In July, the Planetary Society’s Lightsail 2 spacecraft demonstrated the viability of “solar sailing,” becoming “the first spacecraft in Earth orbit propelled solely by sunlight.”
But the practicality of solar sailing was first described six decades earlier by physicist Richard L. Garwin.
“It is difficult to exaggerate the importance of solar radiation pressure for the propulsion of satellites or space ships within the solar system,” he wrote in the Journal of the American Rocket Society in March 1958, when he was 30 years old. “Although the acceleration is numerically small, the velocity changes in reasonable times by significant amounts.”
This week, Garwin reflected on this and other episodes in his lifetime of problem solving and technical innovation. He spoke to post-doctoral researchers from the Harvard Physics Department. See Serendipities from Long Ago by Richard L. Garwin, keynote address, September 11, 2019.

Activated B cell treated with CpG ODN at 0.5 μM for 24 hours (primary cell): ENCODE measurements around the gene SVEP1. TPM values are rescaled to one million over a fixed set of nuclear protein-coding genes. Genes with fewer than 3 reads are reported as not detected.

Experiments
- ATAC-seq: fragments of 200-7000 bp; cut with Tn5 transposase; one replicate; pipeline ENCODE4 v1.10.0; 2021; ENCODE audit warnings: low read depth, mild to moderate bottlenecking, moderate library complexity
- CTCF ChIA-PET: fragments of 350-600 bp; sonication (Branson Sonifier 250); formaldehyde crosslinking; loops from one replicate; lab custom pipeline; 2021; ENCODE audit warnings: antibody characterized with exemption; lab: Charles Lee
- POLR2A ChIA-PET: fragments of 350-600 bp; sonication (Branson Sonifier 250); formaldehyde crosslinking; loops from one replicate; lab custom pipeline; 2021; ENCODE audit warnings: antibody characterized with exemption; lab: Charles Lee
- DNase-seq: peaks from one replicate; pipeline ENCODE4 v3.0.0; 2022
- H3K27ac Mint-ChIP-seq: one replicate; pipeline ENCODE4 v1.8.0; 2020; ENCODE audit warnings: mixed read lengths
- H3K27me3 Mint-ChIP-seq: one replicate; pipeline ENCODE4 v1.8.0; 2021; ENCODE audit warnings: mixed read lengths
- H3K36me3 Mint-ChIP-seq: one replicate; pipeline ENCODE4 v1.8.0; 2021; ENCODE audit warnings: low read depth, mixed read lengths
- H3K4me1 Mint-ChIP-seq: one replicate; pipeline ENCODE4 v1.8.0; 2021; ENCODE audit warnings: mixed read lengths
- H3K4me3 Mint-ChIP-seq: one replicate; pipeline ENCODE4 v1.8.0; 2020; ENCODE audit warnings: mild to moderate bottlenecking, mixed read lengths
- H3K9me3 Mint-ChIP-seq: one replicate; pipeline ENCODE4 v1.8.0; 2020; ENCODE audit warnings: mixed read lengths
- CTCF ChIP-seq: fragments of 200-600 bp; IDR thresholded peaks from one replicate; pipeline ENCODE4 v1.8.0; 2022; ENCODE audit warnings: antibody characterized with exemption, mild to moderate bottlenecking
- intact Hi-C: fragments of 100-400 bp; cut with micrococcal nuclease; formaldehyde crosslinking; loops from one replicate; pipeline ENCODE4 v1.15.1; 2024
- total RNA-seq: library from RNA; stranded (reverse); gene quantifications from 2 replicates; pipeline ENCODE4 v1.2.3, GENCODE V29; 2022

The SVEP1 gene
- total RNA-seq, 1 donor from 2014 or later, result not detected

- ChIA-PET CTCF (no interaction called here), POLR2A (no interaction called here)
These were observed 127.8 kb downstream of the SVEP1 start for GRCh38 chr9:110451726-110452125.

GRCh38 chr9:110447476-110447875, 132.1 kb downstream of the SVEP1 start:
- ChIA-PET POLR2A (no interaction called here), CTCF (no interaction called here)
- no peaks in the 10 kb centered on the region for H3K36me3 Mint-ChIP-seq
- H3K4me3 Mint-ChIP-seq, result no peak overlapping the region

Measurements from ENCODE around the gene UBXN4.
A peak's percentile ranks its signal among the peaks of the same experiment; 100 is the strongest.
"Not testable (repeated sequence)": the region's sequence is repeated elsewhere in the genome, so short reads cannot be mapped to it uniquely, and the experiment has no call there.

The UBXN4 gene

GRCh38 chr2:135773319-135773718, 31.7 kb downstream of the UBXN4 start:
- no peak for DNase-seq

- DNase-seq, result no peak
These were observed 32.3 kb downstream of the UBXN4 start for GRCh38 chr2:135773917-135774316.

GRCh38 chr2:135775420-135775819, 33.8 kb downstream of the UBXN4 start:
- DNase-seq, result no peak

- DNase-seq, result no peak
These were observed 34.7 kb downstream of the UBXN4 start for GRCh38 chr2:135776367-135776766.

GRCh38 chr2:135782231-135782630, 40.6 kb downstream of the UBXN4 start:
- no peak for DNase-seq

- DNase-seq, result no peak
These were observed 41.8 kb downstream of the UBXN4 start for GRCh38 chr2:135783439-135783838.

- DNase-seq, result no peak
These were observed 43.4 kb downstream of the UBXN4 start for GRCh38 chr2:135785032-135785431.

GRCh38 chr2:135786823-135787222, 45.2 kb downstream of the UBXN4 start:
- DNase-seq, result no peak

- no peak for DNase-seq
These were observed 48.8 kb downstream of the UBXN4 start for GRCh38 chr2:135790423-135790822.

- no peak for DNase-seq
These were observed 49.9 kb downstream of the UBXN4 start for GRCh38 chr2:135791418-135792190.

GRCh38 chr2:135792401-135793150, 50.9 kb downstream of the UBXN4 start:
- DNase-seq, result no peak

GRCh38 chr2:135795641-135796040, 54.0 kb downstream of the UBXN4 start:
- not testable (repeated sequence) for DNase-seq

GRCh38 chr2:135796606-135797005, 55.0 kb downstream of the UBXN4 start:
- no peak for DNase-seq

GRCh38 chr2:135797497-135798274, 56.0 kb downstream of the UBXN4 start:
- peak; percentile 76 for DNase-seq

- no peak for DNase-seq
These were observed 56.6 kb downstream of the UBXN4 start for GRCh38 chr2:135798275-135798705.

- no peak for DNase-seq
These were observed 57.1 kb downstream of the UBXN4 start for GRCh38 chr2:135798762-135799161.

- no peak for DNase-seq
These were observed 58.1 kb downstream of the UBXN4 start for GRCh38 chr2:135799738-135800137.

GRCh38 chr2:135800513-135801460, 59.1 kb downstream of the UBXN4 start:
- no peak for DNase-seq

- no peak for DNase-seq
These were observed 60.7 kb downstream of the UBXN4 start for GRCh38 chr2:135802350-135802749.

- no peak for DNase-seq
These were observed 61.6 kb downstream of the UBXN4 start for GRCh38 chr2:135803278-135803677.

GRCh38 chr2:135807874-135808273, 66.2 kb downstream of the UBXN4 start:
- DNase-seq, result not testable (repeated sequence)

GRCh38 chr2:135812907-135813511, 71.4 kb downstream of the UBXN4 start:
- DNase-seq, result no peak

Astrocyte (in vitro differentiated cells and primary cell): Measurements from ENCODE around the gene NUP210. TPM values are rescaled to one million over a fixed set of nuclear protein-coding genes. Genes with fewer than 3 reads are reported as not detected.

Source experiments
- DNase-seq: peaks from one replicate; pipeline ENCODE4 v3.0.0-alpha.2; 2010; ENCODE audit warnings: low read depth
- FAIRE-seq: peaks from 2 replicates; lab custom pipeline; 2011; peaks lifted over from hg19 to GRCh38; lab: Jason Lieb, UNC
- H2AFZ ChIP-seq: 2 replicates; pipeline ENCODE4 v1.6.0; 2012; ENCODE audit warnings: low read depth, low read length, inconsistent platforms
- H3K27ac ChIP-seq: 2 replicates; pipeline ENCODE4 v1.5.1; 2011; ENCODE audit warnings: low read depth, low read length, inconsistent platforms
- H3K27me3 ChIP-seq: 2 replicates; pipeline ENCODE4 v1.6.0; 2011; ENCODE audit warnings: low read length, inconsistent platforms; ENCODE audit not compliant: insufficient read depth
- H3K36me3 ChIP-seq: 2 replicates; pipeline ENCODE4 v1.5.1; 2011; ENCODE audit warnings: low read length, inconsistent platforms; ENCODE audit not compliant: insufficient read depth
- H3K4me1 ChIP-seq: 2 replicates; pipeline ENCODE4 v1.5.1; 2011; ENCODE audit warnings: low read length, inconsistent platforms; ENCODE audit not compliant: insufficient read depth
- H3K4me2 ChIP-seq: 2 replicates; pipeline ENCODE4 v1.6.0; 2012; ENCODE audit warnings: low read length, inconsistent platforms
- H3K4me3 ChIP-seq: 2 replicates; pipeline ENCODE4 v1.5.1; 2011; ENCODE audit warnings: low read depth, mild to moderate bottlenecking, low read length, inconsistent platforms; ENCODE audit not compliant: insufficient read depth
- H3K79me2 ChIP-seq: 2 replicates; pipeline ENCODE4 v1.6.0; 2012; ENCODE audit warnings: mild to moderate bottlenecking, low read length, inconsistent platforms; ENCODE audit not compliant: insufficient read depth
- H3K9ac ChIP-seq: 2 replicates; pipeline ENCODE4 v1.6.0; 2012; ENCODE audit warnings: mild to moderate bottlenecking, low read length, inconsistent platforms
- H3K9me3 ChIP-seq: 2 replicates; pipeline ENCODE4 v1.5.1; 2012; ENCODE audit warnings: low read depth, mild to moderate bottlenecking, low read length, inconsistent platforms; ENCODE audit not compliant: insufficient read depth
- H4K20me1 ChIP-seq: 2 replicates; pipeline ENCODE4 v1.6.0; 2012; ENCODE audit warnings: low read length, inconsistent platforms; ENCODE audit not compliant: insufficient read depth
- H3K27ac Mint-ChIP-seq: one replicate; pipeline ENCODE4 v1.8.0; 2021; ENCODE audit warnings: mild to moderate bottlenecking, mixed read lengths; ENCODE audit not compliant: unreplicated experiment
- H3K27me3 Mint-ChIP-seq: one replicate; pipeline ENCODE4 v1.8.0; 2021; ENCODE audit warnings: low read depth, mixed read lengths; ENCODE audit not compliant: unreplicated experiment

How did he come up with solar sailing?
“As physicists do, I had been thinking about how things worked or could work and learned about radiation pressure, as did everybody in high school,” he said.
Not everyone grasped the concept immediately, Garwin noted.
“I recall that when the Chief Scientist of the U.S. Air Force was asked about this proposal at a press conference, he explained that even if it would work, it could only be used for going outward beyond Earth orbit around the Sun and not for going inward, because radiation pressure was radially outward from the Sun.”
“What he missed, of course, was that the fact that the sail was in Earth orbit or, for that matter solar orbit, meant that a reflective sail could be angled so as to provide a force perpendicular to the sail, that would have a component either along the velocity vector or in the opposite direction, so that the orbital velocity component could be increased or reduced; thus, the SS could either gain or lose energy and so spiral in or out from the Sun, or in Earth orbit.”